Article Text

  1. D. Hilario1,
  2. A. Kodani1,
  3. N. B. Volkova1,
  4. M. W. Peterson1,
  5. S. M. Munyaradzi2
  1. 1Department of Medicine, UCSF Fresno Medical Education Program, Fresno, CA
  2. 2Medical Decision Support Department, Community Medical Centers-Sierra Community Health Center, Fresno, CA


Background Chronic obstructive pulmonary disease (COPD) is one of the leading causes of morbidity and mortality in the US population. One area of improvement hinges on early detection and proper monitoring. Pulmonary function testing is an important interventional tool; thus, its underutilization among hospitalized COPD patients could affect the quality of care.

Objective To evaluate the pulmonary function test (PFT) utilization of primary care providers at the Community Medical Centers in hospitalized COPD patients.

Methods We conducted a retrospective chart review of hospitalized COPD patients from January 1, 2000 to March 15, 2002, on 1,507 inpatients. We analyzed the effect of age, gender, race, diagnosis, insurance type, disposition, and admitting service on PFT utilization by physicians. A questionnaire was used to evaluate the knowledge, attitudes, and behaviors of the residents toward PFT ordering.

Results Baseline characteristics were similar between study groups. Only 3% of the 1,476 study patients had PFTs in the recommended time frame, and only 12.2% had at least one PFT. Patients with a primary diagnosis of COPD had more PFTs completed (34.4% vs 11.1%; p = .0005). PFT testing varied between services (p = .003), although the number of patients was different. Patient insurance groups corresponded with differences in PFT utilization (p = .004). No significant differences were found with gender, ethnicity, or disposition. The housestaff survey forms revealed that the majority did not know the indications of (72%) or how to appropriately order (46%) PFTs.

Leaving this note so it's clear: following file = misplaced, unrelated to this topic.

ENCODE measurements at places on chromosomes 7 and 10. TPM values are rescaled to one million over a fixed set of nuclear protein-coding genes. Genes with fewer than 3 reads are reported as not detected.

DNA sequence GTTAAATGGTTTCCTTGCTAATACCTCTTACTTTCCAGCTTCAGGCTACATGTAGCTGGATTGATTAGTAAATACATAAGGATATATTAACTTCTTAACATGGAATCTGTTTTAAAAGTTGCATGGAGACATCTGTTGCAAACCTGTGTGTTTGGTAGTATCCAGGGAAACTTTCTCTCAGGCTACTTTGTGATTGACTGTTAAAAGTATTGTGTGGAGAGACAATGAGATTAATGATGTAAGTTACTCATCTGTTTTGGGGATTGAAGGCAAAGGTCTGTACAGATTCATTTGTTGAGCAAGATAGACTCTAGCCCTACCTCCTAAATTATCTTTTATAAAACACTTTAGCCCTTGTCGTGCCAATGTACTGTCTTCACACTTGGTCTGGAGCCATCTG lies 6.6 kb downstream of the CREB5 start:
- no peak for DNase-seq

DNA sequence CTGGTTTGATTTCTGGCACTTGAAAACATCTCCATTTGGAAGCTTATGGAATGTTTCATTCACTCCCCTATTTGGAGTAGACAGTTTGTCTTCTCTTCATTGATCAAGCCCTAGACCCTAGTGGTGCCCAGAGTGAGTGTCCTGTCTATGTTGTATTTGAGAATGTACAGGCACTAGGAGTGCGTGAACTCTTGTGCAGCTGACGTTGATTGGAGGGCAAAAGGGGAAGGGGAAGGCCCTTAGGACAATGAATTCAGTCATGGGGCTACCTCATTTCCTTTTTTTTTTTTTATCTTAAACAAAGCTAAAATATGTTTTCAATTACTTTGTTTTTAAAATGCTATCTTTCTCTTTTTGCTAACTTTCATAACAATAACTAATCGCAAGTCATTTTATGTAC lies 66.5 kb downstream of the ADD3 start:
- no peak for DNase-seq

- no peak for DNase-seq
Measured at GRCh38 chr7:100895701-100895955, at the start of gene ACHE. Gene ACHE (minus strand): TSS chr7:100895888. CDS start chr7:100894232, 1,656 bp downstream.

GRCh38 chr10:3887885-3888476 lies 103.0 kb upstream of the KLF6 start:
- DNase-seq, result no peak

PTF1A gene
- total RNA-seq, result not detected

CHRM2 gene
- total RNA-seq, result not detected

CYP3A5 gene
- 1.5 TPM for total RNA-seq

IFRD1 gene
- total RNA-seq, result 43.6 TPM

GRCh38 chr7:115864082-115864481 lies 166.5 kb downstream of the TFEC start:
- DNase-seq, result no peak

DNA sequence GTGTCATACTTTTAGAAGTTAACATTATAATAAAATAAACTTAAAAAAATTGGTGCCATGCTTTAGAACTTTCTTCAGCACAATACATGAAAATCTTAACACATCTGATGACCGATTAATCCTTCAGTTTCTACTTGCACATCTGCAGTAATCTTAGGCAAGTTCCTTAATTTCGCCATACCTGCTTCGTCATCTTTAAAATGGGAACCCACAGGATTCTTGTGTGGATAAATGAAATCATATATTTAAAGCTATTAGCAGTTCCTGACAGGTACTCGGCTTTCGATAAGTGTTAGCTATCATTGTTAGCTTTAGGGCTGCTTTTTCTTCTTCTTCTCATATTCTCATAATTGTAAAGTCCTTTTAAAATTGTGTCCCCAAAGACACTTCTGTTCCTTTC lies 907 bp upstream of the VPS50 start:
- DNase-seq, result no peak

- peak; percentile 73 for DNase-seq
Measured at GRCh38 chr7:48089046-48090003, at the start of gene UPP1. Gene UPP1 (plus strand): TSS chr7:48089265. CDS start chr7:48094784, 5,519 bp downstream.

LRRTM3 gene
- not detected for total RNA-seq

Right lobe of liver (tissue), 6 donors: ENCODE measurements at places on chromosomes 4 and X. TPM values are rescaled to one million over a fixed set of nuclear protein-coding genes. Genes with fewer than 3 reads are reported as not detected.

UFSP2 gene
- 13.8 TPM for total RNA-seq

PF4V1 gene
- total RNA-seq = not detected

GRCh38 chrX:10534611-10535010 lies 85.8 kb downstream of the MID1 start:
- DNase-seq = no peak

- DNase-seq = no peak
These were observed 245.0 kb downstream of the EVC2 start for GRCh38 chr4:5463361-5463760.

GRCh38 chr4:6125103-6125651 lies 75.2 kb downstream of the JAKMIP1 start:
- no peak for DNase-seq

Conclusions PFT is underutilized among physicians who treat hospitalized COPD patients. Future educational efforts aimed in improving physicians' ordering and utilization reviews are needed to address this disparity.

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